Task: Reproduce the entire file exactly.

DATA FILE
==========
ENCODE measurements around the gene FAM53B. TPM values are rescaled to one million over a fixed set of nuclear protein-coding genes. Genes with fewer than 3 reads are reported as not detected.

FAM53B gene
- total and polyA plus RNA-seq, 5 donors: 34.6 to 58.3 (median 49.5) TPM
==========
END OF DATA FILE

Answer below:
ENCODE measurements around the gene FAM53B. TPM values are rescaled to one million over a fixed set of nuclear protein-coding genes. Genes with fewer than 3 reads are reported as not detected.

FAM53B gene
- total and polyA plus RNA-seq, 5 donors: 34.6 to 58.3 (median 49.5) TPM